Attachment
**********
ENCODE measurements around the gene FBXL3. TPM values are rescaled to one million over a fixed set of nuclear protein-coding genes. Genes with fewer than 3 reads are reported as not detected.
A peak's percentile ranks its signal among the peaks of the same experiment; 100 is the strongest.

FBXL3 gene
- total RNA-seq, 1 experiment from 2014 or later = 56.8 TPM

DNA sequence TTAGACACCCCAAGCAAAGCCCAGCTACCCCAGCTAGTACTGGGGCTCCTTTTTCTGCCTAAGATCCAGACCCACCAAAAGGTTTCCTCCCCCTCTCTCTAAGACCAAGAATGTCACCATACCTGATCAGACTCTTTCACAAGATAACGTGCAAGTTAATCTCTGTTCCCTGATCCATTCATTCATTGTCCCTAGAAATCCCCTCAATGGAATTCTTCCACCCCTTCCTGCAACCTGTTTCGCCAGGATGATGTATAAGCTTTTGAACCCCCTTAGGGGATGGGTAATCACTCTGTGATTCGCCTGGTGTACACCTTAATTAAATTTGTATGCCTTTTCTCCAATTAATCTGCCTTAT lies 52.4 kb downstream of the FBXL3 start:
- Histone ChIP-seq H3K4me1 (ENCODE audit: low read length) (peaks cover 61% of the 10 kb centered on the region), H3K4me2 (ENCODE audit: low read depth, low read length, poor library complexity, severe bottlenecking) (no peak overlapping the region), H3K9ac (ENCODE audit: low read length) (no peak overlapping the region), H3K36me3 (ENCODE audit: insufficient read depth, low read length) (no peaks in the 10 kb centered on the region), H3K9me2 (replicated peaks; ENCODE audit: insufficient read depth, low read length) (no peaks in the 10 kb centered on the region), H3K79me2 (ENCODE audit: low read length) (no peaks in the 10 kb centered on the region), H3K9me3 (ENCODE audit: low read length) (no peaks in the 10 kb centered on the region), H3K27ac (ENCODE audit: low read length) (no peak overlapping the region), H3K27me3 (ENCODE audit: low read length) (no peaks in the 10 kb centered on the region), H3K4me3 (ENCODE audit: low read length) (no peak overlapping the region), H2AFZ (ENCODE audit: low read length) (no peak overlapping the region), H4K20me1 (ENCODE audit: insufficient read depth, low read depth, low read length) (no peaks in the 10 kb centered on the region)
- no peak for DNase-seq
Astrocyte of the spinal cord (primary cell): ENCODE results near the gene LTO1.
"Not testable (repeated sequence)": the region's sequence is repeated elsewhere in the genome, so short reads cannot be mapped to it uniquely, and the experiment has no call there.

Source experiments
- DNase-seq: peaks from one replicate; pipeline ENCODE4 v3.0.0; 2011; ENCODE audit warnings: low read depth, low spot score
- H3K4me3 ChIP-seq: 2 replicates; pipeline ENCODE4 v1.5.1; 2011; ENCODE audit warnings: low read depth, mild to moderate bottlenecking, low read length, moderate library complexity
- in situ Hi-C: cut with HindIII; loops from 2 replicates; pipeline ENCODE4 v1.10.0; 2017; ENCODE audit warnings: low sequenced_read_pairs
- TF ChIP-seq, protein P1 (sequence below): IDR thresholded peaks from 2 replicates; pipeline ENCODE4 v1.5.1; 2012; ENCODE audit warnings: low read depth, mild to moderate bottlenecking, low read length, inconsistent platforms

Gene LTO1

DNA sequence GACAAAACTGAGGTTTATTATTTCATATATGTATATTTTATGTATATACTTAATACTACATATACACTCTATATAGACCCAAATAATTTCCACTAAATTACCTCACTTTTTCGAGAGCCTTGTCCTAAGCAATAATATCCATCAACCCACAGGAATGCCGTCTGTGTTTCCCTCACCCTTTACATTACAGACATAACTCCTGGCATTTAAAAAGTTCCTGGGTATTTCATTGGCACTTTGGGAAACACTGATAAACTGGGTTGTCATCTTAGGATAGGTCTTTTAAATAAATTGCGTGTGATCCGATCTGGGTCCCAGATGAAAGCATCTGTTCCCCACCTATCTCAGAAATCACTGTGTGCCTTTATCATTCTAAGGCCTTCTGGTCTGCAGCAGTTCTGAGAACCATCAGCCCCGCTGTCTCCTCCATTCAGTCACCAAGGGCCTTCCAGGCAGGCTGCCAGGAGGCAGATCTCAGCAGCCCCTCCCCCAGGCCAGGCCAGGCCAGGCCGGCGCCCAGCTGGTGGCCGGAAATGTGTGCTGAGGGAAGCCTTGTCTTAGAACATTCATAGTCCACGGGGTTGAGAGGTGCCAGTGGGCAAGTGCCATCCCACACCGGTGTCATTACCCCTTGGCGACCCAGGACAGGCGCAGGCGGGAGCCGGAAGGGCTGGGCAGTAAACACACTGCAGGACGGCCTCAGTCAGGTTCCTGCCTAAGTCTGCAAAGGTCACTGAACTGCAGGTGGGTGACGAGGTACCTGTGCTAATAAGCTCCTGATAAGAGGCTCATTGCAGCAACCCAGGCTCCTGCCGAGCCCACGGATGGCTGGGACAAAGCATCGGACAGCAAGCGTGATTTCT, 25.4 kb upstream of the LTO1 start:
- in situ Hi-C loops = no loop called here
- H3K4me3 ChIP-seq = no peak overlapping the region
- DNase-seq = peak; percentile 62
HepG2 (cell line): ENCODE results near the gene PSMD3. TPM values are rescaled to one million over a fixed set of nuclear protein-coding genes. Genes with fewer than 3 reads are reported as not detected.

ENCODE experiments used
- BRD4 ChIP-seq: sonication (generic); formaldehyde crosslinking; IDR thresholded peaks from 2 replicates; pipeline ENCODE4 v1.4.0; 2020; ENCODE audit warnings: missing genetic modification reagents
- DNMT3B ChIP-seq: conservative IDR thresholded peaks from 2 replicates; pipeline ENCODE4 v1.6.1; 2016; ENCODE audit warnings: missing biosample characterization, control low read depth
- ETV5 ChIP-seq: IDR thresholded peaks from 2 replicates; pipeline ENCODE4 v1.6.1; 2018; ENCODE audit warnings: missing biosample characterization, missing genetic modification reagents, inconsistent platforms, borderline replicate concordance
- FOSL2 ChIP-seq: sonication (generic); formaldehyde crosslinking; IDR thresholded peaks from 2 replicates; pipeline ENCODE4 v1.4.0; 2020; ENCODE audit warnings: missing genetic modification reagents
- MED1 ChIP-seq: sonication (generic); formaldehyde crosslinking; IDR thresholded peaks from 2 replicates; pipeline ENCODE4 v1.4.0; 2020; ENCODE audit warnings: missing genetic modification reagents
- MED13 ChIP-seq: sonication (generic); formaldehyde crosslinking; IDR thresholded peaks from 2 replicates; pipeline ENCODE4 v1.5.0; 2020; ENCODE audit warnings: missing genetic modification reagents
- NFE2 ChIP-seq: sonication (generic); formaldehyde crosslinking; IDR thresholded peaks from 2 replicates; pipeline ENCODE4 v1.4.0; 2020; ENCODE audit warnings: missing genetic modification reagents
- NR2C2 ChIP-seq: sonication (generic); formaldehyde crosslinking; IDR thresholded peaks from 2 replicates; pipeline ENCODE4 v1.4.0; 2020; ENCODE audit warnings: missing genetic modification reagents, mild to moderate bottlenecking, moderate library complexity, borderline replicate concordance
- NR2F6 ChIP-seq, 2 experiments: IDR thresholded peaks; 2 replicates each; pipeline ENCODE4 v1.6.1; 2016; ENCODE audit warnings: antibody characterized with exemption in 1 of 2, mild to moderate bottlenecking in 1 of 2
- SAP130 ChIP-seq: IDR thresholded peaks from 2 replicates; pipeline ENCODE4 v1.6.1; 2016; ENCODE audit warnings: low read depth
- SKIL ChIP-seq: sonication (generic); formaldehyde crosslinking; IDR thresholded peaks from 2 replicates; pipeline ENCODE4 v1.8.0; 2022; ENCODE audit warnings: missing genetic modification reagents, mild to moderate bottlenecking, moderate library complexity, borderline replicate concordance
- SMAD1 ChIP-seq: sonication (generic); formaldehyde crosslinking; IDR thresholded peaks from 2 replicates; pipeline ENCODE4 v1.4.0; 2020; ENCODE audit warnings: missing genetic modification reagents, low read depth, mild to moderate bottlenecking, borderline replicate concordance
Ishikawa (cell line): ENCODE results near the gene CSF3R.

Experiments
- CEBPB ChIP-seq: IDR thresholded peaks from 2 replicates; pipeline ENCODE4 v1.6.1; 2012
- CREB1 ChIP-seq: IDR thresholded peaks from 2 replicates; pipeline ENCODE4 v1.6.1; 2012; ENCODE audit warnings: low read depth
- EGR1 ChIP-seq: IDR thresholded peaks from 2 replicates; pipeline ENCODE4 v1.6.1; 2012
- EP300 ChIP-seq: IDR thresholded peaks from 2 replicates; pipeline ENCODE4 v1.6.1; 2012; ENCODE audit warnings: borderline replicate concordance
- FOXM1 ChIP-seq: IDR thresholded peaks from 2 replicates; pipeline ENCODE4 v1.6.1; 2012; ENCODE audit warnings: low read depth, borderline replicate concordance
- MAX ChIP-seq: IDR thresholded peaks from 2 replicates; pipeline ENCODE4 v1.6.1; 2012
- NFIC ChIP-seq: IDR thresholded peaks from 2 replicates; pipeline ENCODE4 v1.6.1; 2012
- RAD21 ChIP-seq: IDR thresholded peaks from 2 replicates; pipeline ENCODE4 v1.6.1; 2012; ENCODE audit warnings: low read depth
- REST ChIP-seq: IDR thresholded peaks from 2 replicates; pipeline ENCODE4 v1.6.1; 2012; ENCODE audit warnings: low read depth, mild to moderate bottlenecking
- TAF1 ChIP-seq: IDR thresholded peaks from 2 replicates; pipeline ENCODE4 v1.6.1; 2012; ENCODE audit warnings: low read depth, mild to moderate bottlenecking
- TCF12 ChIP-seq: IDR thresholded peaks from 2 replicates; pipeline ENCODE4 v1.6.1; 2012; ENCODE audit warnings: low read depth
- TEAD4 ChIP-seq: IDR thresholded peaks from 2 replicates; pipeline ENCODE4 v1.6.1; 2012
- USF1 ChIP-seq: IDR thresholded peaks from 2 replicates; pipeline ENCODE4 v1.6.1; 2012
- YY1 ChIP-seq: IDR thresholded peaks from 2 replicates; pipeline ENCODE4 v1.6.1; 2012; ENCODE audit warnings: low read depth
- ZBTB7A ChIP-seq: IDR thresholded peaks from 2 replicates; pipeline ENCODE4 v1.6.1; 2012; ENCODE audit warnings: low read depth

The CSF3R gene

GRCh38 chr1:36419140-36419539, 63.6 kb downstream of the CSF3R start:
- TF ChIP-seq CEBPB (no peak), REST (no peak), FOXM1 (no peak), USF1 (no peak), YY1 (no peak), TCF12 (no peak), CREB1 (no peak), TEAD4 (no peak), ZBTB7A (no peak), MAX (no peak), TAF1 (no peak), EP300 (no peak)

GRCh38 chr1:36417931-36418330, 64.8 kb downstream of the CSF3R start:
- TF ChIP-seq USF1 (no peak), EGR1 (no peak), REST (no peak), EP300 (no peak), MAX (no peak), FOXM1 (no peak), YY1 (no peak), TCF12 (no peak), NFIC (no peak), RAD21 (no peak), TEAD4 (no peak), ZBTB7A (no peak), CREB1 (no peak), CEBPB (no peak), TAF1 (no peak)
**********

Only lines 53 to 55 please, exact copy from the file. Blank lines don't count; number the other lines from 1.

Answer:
- TF ChIP-seq CEBPB (no peak), REST (no peak), FOXM1 (no peak), USF1 (no peak), YY1 (no peak), TCF12 (no peak), CREB1 (no peak), TEAD4 (no peak), ZBTB7A (no peak), MAX (no peak), TAF1 (no peak), EP300 (no peak)

GRCh38 chr1:36417931-36418330, 64.8 kb downstream of the CSF3R start:
- TF ChIP-seq USF1 (no peak), EGR1 (no peak), REST (no peak), EP300 (no peak), MAX (no peak), FOXM1 (no peak), YY1 (no peak), TCF12 (no peak), NFIC (no peak), RAD21 (no peak), TEAD4 (no peak), ZBTB7A (no peak), CREB1 (no peak), CEBPB (no peak), TAF1 (no peak)